Well, what happened is Angelina ate her pizza, I drew up her insulin and she refused to take it. This was after eating 80-100 carbs worth of pizza. She decided to crawl under the table and curl up in the corner on David’s side of the booth. David decided that he wasn’t going to play games with her and told her she was getting her shot whether she cooperated or not. Normally I would have tried to talk to her, maybe offer a bribe, but she just totally flipped out and started kicking and yelling and he was just done. D.O.N.E. So he caught her arm, held it as steady as possible and gave the injection. Then it was time to go and she wouldn’t stop having her meltdown so he just picked her up and carried her out to the car. She was not happy, at all.
About halfway home he finally says “Angelina, Mom and I love you very much and we want you to be happy. We’re not trying to control your life. We’re trying to keep you ALIVE and healthy. Because if you don’t take your insulin, you could die. And what kind of parents would we be if we just let you die because you were being stubborn and didn’t want to let us take care of your health? This isn’t a choice. You have to take insulin whether you like it or not. We don’t like it either. And we don’t like fighting with you about it. But we will do what we have to to make sure that you’re safe and healthy. Because if we don’t, you could die.” Now, I know what you’re thinking. That’s a little harsh, she’s only 9. I felt the same way. Until 2 minutes later when she said “You’re right. You’re just trying to take care of me because you love me.”
I’ve read recently that this generation of kids with diabetes aren’t likely to see long term complications and that it’s unwise and unhelpful to tell them they’ll have complications in their 60’s if they dont’ take care of their diabetes now. Because, seriously, I’m a lot closer to 60 than my kid is and I still do stupid stuff and don’t take care of myself and that could have a negative impact on my health later, but right now I’m just living life. So, I can understand that a tween or teen is even less interested in what might happen when they’re older. And talking about diabetic coma or death seems to be taking it a little far, but those are very real and could be very immediate consequences of not taking care of it. Or at the very least a hospital stay with DKA and just being very sick from that. Angelina’s had enough hospital experiences to know she doesn’t want more if it can be helped.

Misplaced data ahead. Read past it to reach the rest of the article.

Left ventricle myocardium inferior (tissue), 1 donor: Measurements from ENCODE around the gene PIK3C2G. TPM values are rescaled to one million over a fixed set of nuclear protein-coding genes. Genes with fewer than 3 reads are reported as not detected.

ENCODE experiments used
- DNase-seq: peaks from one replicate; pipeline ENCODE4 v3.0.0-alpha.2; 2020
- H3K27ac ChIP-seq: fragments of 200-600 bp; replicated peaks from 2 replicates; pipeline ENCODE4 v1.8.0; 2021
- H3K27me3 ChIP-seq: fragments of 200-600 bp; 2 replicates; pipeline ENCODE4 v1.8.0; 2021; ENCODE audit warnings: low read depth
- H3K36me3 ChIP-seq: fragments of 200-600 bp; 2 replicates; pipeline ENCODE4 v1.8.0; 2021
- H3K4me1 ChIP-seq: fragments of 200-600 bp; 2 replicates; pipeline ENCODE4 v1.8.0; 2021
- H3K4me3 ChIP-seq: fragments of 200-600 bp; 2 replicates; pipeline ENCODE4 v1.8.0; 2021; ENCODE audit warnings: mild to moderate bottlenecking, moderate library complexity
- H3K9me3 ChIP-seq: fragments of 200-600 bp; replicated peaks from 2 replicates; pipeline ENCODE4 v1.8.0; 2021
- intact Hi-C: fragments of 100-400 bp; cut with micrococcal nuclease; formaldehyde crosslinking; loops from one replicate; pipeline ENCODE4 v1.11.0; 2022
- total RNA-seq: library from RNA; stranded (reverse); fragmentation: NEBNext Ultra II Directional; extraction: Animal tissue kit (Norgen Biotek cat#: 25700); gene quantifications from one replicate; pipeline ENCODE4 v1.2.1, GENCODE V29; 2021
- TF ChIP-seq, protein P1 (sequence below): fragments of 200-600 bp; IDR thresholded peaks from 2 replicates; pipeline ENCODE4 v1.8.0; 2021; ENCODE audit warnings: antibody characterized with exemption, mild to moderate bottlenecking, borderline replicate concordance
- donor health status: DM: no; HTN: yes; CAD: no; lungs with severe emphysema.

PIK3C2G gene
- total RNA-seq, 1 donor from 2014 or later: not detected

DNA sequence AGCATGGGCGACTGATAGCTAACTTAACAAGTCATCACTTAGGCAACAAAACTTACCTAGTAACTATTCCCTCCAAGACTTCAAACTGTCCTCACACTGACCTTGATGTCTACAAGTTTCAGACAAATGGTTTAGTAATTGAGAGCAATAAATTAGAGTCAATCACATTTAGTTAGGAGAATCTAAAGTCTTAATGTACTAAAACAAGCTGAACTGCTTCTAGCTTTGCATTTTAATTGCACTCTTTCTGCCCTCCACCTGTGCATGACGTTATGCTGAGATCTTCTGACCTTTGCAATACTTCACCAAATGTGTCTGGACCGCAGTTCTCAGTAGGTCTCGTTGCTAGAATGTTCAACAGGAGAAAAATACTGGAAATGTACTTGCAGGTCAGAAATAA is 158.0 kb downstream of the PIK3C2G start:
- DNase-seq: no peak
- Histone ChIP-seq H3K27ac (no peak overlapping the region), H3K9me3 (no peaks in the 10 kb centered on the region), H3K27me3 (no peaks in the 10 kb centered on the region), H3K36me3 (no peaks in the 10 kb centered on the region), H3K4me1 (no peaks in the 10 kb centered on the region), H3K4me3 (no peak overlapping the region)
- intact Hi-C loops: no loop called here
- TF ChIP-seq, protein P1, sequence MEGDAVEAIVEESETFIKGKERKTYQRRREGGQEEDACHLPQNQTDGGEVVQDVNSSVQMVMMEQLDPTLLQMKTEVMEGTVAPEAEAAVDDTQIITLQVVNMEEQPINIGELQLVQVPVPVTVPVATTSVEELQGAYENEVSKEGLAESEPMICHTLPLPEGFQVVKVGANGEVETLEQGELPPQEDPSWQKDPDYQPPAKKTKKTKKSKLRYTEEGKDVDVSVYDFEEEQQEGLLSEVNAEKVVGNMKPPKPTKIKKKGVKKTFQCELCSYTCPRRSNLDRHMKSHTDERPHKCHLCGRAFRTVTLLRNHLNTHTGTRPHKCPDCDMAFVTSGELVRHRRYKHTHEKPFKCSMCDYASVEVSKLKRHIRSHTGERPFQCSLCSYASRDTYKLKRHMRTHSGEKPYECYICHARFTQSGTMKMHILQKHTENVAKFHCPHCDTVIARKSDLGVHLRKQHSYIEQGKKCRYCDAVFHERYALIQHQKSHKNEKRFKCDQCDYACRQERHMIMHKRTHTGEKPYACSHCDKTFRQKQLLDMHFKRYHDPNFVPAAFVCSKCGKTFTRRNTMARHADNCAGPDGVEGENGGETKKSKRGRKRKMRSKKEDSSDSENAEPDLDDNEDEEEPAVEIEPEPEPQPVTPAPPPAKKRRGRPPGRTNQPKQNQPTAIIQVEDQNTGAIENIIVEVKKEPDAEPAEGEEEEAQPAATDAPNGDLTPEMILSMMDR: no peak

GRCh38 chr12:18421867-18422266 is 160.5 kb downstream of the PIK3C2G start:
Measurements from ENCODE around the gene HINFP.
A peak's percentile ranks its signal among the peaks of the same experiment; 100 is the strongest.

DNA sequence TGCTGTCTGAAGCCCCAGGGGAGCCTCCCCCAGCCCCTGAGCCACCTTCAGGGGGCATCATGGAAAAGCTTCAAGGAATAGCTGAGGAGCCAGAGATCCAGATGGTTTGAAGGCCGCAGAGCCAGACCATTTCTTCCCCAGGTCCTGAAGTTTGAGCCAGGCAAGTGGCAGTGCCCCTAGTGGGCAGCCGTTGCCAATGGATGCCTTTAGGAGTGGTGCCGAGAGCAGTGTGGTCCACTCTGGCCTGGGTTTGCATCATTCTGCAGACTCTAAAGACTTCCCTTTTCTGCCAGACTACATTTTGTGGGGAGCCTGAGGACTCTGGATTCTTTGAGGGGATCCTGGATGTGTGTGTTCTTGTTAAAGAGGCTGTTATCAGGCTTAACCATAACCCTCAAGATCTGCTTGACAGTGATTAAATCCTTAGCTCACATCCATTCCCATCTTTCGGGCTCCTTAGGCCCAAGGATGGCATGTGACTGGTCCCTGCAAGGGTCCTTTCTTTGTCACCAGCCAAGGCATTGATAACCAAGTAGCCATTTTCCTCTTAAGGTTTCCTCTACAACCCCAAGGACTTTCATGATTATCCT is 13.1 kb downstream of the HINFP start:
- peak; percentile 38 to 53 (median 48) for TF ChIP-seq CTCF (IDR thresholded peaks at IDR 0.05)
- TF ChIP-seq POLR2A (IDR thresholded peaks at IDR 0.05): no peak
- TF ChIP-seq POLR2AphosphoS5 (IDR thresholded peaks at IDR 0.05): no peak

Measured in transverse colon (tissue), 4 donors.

And then I read in the past few days about 2 seperate cases of parents being prosecuted for murder and neglect for not taking care of their kid’s diabetes. In one case the parents refused to seek medical care for their child, who was obviously very sick, and opted instead to pray over their child, who eventually died. She was in DKA. She had never been diagnosed with T1, but that is what the diagnosis was after she died. Most parents would have taken their kid to the dr or the ER.
In the other case, a woman has been charged with gross negligence and her child is currently hospitalized and not expected to live. Apparently the child had known T1, but the mother wasn’t giving insulin and hadn’t checked the child’s blood sugar for around a week prior to the child being taken to the hospital because someone else called 911. The article I read didn’t have a ton of details as to why the mother wasn’t giving the child insulin or checking their BG. It did state that the mother had asked for a ride to the pharmacy to pick up some insulin on the day that the roommate called 911 and the child was taken to the hospital. It’s just so very sad.
I’m so afraid of someone trying to call child protective services on us because Angelina is causing a scene in a restaurant (this wasn’t the first time, unfortunately.) and we end up having to restrain her to give her insulin. But then I read things like the above and I just feel like I would rather “get in trouble” for doing what needed to be done rather than my child getting sick and possibly dying because I did nothing. And isn’t it messed up that I even have to worry about any of that? That if I provide medical care against her will I risk being accused of abuse, but if I don’t I risk being accused of medical neglect? I just wish things could be simpler. I am hoping the pump helps.